# Integral with circle in it.

what does that sign mean? a integral sign with a circle on it.

It usually refers to a line integral, which is the integral of a function around a closed loop in the domain of the function. Sometimes it is extended to higher dimensions, e.g. to represent an integral over a closed surface.

so this line integral is the same as a normal integral?

Originally posted by PrudensOptimus
so this line integral is the same as a normal integral?
A line integral is performed not over the entire domain of the integrand, but only over a one-dimensional subspace of the domain (a closed curve).

Tom Mattson
Staff Emeritus
Gold Member
Originally posted by Ambitwistor
A line integral is performed not over the entire domain of the integrand, but only over a one-dimensional subspace of the domain (a closed curve).
A "normal" integral need not be performed over the entire domain of the integrand, either.

Originally posted by PrudensOptimus
so this line integral is the same as a normal integral?
By "normal integral" I take you to mean "integral along the x-axis".

A line integral is a generalization of a "normal integral". Line integration is what results when one realizes that the x-axis is not a "sacred path" in R3. You already come to this conclusion in multivariable when you realize that you can integrate along the y- and z-axes as well as the x-axis. But you take this notion further in line integration when you remove the restriction that the path of integration be a straight line.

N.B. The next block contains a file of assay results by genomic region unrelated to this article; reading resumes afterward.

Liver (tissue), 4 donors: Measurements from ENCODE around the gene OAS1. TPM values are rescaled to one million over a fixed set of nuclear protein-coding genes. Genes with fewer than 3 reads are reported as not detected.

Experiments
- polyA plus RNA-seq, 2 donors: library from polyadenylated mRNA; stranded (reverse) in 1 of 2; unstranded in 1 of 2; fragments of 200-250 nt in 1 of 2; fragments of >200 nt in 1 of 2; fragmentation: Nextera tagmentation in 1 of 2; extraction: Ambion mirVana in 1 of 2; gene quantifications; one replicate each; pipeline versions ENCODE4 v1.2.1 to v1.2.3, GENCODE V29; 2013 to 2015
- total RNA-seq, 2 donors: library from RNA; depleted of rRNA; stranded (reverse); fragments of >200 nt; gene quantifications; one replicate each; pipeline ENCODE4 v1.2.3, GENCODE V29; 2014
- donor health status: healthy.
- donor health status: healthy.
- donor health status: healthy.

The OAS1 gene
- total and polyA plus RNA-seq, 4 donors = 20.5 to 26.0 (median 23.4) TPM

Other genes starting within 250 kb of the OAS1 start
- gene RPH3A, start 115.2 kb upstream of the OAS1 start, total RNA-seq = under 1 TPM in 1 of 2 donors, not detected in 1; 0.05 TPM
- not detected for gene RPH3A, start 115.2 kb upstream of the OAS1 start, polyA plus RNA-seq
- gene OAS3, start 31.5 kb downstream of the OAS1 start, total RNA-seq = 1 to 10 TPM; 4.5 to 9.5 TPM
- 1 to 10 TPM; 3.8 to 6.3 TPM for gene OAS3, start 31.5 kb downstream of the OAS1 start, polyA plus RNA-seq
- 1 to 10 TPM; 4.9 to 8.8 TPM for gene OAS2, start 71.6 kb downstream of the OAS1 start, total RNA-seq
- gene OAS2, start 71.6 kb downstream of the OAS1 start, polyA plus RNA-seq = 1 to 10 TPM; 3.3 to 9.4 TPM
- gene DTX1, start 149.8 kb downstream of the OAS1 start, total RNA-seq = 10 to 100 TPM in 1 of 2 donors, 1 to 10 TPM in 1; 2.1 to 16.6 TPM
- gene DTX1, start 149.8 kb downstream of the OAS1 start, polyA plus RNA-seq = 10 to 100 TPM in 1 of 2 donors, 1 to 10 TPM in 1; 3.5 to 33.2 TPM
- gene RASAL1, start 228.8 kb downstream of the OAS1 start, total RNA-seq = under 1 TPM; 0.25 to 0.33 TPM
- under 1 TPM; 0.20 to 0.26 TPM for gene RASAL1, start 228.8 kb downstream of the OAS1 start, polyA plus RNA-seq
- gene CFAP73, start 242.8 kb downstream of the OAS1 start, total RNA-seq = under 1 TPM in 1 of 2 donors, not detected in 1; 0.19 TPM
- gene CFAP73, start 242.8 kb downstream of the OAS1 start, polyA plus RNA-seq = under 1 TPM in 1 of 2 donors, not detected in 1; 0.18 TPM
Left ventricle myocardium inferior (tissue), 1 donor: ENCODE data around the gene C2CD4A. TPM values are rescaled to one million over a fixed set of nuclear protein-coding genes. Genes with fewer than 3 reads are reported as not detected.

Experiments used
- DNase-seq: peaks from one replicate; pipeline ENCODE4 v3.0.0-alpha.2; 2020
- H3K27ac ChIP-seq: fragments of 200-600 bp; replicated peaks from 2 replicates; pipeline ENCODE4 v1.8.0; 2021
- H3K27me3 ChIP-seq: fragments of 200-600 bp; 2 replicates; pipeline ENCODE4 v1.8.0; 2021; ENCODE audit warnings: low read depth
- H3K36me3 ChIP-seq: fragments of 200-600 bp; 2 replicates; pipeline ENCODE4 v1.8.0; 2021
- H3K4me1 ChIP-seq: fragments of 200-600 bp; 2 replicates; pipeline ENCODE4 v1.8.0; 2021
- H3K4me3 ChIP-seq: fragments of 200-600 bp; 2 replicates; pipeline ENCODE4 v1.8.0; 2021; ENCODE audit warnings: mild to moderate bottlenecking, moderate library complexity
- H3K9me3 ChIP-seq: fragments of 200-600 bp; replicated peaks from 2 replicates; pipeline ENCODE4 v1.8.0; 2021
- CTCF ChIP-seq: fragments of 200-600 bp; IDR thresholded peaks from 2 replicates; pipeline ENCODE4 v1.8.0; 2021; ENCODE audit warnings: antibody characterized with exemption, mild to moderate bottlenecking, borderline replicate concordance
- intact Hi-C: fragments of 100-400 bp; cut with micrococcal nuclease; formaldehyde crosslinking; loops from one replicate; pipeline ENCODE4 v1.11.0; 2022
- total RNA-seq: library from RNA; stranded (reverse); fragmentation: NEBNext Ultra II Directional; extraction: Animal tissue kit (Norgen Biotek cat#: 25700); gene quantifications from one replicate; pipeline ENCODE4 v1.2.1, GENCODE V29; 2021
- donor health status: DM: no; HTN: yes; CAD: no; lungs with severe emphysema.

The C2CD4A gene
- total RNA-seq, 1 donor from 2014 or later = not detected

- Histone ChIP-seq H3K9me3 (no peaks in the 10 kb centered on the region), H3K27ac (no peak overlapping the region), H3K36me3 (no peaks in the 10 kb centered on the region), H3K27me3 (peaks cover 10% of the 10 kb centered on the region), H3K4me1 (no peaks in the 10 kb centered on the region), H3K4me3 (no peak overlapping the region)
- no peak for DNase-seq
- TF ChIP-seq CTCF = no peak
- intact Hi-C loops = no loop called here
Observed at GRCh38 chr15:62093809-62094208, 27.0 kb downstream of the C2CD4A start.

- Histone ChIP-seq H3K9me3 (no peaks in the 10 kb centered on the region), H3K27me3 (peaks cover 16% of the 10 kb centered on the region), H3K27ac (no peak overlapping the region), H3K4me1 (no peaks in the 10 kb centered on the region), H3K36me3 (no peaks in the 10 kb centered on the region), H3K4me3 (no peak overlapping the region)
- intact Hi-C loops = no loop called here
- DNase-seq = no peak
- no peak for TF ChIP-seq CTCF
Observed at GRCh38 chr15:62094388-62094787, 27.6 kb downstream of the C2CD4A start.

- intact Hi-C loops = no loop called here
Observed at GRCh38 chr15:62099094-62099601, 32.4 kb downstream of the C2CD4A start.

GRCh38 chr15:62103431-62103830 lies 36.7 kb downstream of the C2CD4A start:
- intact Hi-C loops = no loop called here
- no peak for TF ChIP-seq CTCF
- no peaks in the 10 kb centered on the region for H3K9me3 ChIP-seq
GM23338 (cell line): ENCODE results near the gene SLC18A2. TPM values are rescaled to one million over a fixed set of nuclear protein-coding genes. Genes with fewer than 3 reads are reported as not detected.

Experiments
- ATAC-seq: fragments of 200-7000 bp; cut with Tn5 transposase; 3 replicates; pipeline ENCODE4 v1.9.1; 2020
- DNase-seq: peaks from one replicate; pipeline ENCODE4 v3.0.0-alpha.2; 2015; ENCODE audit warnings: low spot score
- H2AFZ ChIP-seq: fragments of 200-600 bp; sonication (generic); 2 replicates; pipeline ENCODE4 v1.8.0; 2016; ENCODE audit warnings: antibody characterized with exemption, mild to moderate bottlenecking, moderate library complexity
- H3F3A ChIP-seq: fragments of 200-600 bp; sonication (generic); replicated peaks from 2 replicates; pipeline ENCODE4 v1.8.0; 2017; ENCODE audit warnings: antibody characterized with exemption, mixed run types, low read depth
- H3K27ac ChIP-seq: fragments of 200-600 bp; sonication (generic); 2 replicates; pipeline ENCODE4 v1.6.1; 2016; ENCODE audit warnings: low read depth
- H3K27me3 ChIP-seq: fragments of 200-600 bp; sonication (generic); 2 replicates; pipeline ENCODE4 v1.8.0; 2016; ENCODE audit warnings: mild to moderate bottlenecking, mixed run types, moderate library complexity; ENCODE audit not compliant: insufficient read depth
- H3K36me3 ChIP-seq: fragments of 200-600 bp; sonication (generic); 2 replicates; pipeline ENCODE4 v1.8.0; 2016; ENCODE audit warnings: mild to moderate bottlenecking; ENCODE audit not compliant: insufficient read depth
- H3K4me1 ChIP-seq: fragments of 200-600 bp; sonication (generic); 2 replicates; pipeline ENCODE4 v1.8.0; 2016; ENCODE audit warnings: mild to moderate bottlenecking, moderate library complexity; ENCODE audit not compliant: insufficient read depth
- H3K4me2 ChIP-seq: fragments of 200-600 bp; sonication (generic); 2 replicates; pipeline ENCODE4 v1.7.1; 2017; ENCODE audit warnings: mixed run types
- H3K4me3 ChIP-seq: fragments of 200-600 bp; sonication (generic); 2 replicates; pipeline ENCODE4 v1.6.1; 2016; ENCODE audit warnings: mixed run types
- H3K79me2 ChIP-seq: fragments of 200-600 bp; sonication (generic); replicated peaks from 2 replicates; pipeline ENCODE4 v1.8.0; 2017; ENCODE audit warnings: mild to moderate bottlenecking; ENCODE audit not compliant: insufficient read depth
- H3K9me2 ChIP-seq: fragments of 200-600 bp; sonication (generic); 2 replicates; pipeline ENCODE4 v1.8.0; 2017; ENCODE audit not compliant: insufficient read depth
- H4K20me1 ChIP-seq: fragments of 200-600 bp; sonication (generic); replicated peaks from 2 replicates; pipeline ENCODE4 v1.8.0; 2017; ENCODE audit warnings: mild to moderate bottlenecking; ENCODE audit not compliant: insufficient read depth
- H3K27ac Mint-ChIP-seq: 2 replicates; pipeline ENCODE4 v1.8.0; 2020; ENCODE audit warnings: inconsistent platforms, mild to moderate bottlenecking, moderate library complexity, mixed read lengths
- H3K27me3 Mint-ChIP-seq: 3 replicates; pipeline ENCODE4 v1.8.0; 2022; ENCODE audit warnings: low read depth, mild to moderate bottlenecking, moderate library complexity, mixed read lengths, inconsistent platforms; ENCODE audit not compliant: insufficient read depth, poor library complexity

The so-called "normal integral" is a line integral. The "line" is just the x-axis. If you want the "normal" analog to the closed path integral, then you can integrate your function from a to b, and then add to it the integral of the same function from b to a.

HallsofIvy
Homework Helper
I will also point out that a "line integral" is NOT the same as "the integral of a function around a closed loop in the domain of the function".

A line integral is the integral of a function of 2 or more independent variables along a given path between 2 points in the domain of definition. You can write the one-dimensional path in terms of parametric equations in one parameter, write the function, restricted to that path, in terms of that parameter and integrate that in exactly the way you do "normal integrals" (of one variable).

Such a path does not HAVE TO BE closed. If it is, then you have the integral symbolized by the "integral sign with a circle on it".

xyd
Everywhere you see it, the symbol $\oint$ may be replaced with $\int$ with no change in meaning. The circle is only there to emphasize the fact that the path (or surface or whatever) you are integrating over is closed.